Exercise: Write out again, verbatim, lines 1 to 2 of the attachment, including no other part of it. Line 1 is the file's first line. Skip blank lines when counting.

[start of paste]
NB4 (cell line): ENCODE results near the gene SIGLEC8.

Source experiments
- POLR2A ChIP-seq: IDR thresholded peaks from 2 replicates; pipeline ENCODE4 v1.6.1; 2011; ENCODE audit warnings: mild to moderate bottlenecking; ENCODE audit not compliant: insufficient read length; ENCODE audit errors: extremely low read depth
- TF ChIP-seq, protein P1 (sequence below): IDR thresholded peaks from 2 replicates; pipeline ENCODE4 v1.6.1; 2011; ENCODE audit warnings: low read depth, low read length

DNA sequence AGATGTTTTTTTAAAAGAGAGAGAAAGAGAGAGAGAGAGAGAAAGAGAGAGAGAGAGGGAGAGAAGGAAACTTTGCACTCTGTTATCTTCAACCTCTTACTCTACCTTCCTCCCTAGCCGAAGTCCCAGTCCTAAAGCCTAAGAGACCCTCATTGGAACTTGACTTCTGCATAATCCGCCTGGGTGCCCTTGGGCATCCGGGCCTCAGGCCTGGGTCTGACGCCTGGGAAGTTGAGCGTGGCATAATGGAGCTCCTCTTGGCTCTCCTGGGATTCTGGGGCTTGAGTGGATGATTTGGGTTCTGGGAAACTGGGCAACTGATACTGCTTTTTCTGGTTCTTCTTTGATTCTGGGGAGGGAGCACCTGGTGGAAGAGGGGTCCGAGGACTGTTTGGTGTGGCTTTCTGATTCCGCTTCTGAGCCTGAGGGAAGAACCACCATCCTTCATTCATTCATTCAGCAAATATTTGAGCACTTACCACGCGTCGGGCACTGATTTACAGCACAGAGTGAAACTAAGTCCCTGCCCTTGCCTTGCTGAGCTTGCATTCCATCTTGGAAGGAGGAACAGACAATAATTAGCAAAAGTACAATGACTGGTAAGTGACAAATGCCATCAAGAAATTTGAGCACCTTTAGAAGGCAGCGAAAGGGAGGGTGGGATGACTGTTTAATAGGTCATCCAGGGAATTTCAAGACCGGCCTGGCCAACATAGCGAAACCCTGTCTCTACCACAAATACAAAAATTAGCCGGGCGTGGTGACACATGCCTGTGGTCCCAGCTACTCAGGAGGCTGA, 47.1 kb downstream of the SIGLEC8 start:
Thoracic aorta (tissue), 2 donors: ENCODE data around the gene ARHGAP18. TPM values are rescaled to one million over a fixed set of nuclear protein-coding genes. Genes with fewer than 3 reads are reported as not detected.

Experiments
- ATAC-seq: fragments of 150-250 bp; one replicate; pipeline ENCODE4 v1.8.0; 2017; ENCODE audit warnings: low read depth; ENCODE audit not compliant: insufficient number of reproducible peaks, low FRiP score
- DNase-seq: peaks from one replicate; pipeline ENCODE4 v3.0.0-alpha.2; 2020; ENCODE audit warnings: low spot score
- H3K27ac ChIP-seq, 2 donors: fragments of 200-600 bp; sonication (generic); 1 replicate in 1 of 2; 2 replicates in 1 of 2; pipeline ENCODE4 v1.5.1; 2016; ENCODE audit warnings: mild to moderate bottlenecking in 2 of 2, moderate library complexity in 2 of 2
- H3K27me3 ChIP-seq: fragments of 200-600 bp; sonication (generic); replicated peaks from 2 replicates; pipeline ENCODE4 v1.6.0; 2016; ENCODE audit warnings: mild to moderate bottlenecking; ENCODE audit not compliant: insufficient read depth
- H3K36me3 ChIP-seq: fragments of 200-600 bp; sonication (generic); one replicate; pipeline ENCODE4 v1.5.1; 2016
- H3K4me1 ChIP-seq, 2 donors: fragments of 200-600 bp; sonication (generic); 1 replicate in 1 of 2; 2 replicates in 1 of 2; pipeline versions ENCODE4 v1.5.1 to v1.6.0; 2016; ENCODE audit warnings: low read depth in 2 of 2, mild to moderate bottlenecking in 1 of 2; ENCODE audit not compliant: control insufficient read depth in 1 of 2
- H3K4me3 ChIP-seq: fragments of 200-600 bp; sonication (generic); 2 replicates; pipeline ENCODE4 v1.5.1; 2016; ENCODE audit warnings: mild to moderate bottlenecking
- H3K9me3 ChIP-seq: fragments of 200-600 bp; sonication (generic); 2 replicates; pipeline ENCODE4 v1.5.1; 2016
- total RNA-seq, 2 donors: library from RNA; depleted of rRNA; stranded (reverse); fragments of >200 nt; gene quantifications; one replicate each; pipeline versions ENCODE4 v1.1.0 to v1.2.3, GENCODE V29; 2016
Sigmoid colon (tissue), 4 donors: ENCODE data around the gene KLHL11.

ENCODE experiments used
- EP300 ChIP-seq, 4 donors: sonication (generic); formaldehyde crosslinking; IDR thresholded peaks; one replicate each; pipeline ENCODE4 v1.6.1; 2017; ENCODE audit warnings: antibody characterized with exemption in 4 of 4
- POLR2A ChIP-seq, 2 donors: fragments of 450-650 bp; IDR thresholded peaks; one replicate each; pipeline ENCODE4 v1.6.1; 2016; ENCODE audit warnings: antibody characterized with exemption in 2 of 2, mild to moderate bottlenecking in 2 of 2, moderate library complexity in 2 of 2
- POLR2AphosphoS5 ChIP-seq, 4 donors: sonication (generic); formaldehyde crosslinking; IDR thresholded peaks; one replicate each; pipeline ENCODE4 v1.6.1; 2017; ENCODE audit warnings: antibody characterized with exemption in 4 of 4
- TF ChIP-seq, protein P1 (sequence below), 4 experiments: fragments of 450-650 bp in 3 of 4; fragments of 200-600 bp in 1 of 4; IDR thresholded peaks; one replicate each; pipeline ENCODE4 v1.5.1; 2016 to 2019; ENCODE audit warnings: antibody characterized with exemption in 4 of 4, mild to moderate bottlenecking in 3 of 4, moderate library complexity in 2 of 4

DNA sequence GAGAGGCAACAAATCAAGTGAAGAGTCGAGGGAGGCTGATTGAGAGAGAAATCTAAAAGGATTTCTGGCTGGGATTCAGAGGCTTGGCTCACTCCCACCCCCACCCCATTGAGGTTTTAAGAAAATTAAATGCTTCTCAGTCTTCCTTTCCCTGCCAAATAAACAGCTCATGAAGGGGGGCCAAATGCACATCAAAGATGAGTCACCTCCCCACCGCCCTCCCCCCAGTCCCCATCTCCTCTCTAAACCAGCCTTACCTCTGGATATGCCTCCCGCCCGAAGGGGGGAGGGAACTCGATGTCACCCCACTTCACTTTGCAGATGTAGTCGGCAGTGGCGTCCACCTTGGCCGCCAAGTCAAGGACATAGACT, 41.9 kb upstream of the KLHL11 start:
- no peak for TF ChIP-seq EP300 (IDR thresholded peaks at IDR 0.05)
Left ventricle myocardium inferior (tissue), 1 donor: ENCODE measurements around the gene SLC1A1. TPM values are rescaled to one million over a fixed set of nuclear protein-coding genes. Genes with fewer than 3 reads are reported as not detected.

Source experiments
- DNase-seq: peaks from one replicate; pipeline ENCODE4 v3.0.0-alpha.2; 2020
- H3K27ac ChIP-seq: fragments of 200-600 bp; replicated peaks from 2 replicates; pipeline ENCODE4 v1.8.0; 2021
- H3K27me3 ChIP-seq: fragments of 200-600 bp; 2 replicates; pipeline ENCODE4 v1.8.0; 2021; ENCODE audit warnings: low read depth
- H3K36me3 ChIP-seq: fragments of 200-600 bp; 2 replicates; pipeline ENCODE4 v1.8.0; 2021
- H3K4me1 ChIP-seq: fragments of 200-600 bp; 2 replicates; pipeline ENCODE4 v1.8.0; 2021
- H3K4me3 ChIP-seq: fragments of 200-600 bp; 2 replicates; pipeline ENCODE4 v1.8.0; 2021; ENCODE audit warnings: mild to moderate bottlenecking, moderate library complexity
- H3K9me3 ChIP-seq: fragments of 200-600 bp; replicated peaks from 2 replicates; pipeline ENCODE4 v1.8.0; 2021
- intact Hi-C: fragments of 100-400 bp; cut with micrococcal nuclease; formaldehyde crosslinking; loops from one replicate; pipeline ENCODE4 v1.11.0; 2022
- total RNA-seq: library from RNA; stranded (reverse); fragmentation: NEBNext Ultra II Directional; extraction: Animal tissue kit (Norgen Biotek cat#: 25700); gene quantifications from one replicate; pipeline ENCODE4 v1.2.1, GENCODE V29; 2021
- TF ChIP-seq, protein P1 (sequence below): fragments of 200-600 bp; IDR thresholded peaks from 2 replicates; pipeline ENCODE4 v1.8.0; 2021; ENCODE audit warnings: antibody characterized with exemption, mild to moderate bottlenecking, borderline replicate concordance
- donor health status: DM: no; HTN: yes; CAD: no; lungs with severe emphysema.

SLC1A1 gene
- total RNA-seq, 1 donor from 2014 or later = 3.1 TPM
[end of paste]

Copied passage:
NB4 (cell line): ENCODE results near the gene SIGLEC8.

Source experiments